Consider the following information:

RegionName of the mountain rangeType of mountain
1. Central AsiaVosgesFold mountain
2. EuropeAlpsBlock mountain
3. North AmericaAppalachiansFold mountain
4. South AmericaAndesFold mountain

In how many of the above rows is the given information correctly matched?

(a) Only one
(b) Only two
(c) Only three
(d) All four

Correct Answer: (b) Only two


  • Row 1: Central Asia – Vosges – Fold mountain
    • Incorrect: The Vosges are block mountains, not fold mountains. They were formed by the uplift of bedrock plates due to a graben at the beginning of the Paleogene period.
  • Row 2: Europe – Alps – Block mountain
    • Incorrect: The Alps are fold mountains, not block mountains. They were formed by the collision of the African and Eurasian tectonic plates, causing the folding and faulting of the Earth’s crust.
  • Row 3: North America – Appalachians – Fold mountain
    • Correct: The Appalachians are fold mountains. They were formed by the collision of tectonic plates, which caused the folding and faulting of the Earth’s crust over millions of years.
  • Row 4: South America – Andes – Fold mountain
    • Correct: The Andes are fold mountains. They were formed by the subduction of the Nazca Plate beneath the South American Plate, leading to the folding and faulting of the Earth’s crust.

Learn more:

Types of Mountains

  • Fold Mountains:
    • Formed by the collision of tectonic plates, causing the Earth’s crust to fold and create mountain ranges.
    • Examples include the HimalayasRockiesAndes, and Appalachians.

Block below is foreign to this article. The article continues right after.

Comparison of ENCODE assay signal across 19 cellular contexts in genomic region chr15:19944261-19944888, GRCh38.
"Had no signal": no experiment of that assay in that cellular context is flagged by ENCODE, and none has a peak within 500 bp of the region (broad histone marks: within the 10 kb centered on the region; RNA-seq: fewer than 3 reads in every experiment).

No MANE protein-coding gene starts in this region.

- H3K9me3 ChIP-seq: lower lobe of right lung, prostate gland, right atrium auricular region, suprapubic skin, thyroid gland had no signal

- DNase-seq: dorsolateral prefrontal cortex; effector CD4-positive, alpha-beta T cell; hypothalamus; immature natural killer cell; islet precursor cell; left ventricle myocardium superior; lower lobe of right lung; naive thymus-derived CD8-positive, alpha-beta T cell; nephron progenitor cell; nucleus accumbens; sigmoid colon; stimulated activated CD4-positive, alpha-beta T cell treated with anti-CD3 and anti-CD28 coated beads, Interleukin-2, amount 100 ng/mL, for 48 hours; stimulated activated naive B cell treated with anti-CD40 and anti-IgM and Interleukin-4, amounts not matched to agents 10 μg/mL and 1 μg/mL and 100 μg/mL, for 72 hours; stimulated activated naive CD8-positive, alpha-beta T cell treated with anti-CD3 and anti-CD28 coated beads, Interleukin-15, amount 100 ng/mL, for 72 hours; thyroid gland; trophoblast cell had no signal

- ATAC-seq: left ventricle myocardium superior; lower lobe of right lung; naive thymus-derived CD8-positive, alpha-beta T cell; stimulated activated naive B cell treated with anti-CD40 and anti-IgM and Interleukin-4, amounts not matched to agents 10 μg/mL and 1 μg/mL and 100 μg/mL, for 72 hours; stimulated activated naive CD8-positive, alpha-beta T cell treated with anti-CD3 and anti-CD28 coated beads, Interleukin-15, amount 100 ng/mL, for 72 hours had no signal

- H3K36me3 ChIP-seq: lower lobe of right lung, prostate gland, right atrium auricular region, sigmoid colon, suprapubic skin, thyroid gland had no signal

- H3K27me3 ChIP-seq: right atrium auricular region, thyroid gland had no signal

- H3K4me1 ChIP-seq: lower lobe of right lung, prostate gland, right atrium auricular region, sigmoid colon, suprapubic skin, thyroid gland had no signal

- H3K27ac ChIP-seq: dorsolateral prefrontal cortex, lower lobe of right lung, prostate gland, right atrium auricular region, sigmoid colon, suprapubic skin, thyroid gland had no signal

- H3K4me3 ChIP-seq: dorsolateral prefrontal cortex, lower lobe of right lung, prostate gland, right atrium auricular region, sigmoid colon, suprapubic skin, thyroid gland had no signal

• Characterized by long, linear ranges with high peaks and deep valleys.
  • Block Mountains:
    • Created when large areas of the Earth’s crust are broken and displaced vertically.
    • The uplifted blocks are called horsts, and the lowered blocks are called grabens.
    • Examples include the Vosges and the Black Forest in Europe.
    • Characterized by steep, flat-topped blocks separated by valleys or basins.
  • Volcanic Mountains:
    • Formed by volcanic activity, where magma from the Earth’s mantle reaches the surface and solidifies.
    • Examples include Mount Fuji in Japan, Mount Kilimanjaro in Africa, and Mount St. Helens in the USA.
    • Characterized by conical shapes with craters at the summit.
  • Dome Mountains:
    • Formed when magma pushes the crust upwards but does not erupt.
    • The overlying layers of rock are bent into a dome shape.
    • Examples include the Black Hills of South Dakota.
    • Characterized by rounded, dome-like shapes.
  • Plateau Mountains:
    • Formed by erosion of an uplifted plateau.
    • The plateau is worn down by weathering and erosion, leaving behind mountain-like features.
    • Examples include the Colorado Plateau.
    • Characterized by flat-topped elevations with steep sides.
Reflection in IAS EXPRESS

Geography Mindmap Notes >> Landforms Evolution due to Internal Forces


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